In this scenario, climate change is spiraling out of control, which has forced policy makers worldwide to take drastic measures to reduce the climate footprint of the global economy. Unsustainable energy sources are ruled out as their environmental impact can no longer be ignored.
The rush to renewable energy is straining the global economy because the overall supply of energy has reduced, increasing the demands on new energy producers. National governments try to support research and innovation into alternative energy sources and into new technology that could reduce energy costs.
Consumers have become more aware of the cost of energy, so consumer behavior is changing. People favor products and services with low energy requirements and a reduced climate footprint much more than before.
Globally, policy makers and legislators start making dirty energy, such as coal and other fossil fuels, illegal. Many countries phase out dirty energy in favor of clean energy sources, such as wind and solar.
The increased need for renewable energy sources to replace dirty energy sources increases the demand for the raw materials needed to create wind turbines, solar panels etc. Although the demand is increasing, the supply of these materials (i.e., the capacity to mine, refine, and transport them) is reduced since there is an ongoing energy crisis.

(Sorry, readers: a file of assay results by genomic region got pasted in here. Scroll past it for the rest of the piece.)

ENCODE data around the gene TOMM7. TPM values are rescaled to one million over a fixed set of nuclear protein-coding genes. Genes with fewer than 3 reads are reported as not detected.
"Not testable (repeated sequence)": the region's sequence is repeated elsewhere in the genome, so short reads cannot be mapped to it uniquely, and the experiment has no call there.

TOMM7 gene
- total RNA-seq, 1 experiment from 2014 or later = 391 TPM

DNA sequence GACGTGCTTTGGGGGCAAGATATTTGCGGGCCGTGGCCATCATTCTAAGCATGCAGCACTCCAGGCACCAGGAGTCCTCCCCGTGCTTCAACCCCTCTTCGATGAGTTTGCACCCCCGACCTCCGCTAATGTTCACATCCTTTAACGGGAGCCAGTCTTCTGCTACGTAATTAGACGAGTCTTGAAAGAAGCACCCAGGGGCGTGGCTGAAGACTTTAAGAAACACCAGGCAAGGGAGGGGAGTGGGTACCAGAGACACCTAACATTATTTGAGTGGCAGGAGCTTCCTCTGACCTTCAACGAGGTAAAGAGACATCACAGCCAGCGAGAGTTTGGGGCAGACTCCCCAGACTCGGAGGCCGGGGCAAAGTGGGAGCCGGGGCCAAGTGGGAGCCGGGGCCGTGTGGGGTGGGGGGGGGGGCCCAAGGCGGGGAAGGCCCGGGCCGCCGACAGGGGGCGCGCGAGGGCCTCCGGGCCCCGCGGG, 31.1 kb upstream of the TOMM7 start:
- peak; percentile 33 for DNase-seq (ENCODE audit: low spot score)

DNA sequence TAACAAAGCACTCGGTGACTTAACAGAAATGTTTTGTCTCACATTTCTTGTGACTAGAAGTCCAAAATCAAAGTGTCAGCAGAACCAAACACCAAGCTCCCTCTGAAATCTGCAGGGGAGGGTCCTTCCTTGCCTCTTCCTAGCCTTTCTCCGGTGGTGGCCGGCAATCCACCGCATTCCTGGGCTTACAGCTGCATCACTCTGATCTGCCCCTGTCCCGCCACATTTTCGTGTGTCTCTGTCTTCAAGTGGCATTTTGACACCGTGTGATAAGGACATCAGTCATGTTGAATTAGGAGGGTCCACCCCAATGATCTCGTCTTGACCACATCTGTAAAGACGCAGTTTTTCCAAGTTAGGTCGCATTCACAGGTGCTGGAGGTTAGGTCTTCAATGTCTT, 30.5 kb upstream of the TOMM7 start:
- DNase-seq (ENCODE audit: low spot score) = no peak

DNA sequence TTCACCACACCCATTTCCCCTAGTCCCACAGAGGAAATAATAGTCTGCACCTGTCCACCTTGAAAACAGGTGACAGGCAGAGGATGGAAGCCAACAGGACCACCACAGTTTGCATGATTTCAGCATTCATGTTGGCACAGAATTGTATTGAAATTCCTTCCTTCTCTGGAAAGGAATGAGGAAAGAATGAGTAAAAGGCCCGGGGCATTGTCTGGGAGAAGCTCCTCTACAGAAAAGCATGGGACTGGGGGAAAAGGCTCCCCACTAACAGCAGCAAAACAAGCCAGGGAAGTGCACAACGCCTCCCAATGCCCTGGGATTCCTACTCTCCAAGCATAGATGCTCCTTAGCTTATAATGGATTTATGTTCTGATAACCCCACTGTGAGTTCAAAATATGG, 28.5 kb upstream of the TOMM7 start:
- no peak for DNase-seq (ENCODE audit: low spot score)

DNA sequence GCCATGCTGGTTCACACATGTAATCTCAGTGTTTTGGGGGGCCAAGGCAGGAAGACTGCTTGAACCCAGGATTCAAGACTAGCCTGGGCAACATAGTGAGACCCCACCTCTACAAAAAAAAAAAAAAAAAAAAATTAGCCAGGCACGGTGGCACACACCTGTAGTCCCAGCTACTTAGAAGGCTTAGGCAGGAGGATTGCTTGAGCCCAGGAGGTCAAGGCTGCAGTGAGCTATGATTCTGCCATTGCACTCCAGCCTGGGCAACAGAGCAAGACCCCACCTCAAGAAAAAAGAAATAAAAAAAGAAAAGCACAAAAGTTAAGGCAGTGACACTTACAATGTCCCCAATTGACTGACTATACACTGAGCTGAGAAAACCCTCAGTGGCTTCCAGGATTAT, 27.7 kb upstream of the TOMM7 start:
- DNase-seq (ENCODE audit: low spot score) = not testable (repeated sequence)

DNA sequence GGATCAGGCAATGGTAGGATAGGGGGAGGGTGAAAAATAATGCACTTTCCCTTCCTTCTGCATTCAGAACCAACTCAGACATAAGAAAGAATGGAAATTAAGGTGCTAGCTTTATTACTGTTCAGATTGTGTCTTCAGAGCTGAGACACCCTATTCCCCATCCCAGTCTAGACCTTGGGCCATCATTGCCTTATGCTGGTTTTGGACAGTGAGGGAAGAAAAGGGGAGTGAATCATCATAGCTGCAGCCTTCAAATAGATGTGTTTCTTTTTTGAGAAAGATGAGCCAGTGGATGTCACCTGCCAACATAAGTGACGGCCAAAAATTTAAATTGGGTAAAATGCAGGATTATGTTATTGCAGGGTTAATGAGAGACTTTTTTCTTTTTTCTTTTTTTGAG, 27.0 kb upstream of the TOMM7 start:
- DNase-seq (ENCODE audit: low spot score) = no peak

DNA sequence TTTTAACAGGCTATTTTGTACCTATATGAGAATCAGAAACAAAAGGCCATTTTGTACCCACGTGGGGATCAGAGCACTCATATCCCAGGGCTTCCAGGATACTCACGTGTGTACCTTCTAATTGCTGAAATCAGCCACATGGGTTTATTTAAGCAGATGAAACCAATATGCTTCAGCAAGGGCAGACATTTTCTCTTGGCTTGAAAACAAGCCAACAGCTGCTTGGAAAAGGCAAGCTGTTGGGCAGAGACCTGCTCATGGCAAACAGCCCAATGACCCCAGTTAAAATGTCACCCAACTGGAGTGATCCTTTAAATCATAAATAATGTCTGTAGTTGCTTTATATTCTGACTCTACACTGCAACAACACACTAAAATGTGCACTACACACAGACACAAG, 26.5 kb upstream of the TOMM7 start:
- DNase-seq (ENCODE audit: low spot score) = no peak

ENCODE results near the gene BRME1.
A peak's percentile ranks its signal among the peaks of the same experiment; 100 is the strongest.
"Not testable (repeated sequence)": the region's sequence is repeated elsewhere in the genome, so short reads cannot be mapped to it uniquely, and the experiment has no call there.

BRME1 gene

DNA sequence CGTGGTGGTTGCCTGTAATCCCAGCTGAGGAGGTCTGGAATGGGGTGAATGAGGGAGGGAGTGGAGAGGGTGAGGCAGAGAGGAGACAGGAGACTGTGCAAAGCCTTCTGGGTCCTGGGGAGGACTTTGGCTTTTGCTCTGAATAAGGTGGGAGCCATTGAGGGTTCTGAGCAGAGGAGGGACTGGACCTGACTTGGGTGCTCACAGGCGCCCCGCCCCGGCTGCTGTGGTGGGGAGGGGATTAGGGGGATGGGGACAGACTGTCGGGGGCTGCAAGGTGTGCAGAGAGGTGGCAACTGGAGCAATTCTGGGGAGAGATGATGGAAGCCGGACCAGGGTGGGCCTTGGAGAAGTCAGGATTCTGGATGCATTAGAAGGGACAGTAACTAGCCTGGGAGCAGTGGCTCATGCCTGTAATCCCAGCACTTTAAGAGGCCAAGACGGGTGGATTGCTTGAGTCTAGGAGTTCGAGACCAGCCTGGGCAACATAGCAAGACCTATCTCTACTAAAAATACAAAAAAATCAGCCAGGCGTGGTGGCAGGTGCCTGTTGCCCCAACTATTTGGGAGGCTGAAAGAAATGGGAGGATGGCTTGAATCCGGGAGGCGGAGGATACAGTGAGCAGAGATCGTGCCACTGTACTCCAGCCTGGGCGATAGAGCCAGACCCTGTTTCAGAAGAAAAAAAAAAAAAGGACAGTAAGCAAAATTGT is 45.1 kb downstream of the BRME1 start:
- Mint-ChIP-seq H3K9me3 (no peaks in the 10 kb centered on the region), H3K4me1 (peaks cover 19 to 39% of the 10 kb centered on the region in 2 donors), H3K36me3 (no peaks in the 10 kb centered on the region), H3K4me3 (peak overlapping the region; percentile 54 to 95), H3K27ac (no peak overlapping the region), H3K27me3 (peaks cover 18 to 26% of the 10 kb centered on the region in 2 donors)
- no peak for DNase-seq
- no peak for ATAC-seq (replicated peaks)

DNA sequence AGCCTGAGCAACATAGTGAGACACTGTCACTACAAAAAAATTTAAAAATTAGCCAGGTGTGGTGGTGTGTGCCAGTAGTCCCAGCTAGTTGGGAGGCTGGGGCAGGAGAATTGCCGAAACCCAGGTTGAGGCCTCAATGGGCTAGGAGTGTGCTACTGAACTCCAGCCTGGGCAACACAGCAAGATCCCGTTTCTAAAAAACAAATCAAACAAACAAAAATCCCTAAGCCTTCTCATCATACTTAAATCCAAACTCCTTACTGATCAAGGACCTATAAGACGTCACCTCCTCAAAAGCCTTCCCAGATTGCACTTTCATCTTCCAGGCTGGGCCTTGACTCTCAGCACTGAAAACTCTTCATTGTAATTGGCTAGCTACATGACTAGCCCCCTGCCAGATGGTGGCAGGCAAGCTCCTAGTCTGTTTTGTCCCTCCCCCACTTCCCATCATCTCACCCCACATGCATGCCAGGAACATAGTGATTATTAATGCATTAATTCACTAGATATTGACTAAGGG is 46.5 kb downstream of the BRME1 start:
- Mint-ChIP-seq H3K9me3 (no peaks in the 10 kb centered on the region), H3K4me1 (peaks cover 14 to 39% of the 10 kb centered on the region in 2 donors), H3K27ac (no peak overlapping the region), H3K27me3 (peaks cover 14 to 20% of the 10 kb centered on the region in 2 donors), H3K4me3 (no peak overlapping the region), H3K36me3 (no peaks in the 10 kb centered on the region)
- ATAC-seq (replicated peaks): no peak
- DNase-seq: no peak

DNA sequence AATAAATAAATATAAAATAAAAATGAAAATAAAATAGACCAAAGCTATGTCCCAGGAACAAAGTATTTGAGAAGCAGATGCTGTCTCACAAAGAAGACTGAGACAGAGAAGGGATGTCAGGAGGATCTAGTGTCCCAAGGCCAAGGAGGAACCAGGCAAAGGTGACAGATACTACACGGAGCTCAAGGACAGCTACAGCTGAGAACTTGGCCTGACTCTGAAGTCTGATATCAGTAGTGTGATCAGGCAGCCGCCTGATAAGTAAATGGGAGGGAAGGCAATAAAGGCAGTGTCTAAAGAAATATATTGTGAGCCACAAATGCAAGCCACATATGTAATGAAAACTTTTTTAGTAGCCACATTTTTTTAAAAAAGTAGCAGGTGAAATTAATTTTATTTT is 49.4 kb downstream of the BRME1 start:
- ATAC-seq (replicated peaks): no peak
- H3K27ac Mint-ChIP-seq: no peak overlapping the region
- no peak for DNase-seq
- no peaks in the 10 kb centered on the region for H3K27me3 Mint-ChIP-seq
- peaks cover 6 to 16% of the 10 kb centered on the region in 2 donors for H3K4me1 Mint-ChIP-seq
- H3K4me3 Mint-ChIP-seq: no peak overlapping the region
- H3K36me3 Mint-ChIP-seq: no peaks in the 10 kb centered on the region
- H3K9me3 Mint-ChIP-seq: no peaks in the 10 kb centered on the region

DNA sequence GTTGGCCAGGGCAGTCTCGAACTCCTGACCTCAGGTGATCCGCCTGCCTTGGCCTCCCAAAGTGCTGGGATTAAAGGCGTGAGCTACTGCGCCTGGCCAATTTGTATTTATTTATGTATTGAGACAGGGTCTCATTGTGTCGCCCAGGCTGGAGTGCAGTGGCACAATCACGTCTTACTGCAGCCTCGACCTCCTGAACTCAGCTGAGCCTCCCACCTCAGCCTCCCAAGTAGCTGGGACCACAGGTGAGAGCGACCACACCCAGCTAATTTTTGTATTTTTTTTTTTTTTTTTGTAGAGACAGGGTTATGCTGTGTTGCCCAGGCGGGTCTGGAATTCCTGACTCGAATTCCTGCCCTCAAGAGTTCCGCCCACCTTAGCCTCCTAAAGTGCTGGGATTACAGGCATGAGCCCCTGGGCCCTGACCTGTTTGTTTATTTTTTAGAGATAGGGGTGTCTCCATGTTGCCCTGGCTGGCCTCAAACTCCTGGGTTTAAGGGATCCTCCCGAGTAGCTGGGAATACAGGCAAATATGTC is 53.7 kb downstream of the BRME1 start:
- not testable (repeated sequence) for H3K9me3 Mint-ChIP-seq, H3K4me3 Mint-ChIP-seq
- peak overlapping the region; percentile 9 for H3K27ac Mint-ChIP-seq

This supply vs demand gap results in material prices skyrocketing, impacting industries across the globe. Difficulties in securing the materials needed in the production of their goods are forcing companies to adapt their products to be as material efficient as possible. The lack of energy across the globe also forces production processes to slim down and become as energy efficient as possible.
Local energy networks start popping up as a result of the lack of reliability in the larger power grids. Power outages are common, and local governments and businesses secure their own power needs by localizing the production of power.
As materials become more difficult to purchase, the drive to recycle or reuse existing products becomes a growing movement. Companies that learn to reuse materials from broken appliances or waste thrive, as they can find ways to supply the market with products, while those producing only from raw materials are struggling to keep up with both the increasing demand and rising prices.
What happens if China doesn’t agree to reduce its emissions? The EU and US may decide to reduce their own footprints to compensate as much as possible while negotiating. China could start to hoard materials since its investments in Africa have given it access to many natural resources. The Chinese economy will grow while the rest of the world economy will shrink.
What would happen if new legislation banned all non-renewable fuels? Fossil fuel cars would disappear from the roads? Would there be reduced traffic around the globe? The internet may suffer, as it has high energy consumption?
Hope this scenario is thought provoking. Do reach out to me if you would like to discuss scenario planning as a strategy development tool.
Krishnan is a leading innovation consultant and focuses on helping people and organizations innovate and build capabilities for innovation. He brings over 25 years of experience in the industry and consulting. You can reach him by phone / WhatsApp: +919791033967 or email: email@example.com